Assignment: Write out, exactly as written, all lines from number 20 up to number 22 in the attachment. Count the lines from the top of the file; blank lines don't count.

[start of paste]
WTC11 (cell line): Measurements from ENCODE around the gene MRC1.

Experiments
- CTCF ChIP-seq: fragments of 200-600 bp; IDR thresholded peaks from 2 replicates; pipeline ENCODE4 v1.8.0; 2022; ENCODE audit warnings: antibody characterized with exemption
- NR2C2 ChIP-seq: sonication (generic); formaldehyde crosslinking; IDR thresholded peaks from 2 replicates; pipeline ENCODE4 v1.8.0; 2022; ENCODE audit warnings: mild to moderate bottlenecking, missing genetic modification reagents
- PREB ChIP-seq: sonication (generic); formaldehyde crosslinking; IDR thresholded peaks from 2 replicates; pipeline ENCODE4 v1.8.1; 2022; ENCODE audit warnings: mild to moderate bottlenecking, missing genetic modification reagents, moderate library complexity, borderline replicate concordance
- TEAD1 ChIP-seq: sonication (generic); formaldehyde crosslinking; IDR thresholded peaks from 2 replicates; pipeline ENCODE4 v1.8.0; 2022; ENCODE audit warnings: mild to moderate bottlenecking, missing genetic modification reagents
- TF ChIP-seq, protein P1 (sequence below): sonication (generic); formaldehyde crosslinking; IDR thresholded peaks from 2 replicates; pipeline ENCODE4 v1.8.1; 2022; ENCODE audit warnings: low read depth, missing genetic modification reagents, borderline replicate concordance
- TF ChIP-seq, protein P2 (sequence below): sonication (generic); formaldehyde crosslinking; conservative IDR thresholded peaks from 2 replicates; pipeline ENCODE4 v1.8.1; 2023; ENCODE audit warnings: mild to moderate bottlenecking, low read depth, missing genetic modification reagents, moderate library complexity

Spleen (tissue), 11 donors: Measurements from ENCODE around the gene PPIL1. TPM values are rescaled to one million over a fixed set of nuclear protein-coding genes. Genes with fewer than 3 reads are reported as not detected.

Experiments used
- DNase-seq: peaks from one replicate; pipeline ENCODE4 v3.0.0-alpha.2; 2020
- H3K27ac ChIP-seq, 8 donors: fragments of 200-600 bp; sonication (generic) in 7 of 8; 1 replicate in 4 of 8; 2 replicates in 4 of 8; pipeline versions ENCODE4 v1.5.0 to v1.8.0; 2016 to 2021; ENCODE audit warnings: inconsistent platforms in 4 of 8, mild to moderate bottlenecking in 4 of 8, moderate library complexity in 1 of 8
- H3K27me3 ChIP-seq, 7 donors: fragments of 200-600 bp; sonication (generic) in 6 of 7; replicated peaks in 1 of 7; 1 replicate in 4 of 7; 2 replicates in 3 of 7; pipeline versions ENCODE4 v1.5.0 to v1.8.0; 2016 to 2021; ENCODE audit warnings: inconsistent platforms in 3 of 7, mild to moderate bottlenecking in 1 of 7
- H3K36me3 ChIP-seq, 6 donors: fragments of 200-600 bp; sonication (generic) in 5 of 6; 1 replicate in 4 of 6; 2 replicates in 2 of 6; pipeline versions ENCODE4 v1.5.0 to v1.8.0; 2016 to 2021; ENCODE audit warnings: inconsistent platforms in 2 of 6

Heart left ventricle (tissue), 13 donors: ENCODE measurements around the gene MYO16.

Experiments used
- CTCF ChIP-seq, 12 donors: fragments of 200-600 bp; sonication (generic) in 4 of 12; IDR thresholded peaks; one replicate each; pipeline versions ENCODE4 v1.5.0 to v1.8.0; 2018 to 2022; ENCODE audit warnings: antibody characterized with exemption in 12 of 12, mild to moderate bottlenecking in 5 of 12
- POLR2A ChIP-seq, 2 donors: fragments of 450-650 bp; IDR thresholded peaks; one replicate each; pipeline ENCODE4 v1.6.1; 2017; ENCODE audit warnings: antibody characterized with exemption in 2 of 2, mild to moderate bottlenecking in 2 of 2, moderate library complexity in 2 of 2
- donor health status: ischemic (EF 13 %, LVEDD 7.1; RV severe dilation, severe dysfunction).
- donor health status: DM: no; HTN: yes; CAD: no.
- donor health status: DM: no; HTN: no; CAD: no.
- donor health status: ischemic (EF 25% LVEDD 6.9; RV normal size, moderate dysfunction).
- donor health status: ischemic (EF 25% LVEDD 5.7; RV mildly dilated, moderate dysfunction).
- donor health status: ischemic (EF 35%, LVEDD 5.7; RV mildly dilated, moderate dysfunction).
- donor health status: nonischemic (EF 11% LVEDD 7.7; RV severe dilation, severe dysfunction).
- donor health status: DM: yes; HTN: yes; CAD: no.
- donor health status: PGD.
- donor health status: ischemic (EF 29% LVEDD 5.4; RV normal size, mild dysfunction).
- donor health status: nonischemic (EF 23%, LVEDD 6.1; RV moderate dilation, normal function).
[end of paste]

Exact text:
- donor health status: DM: no; HTN: yes; CAD: no.
- donor health status: DM: no; HTN: no; CAD: no.
- donor health status: ischemic (EF 25% LVEDD 6.9; RV normal size, moderate dysfunction).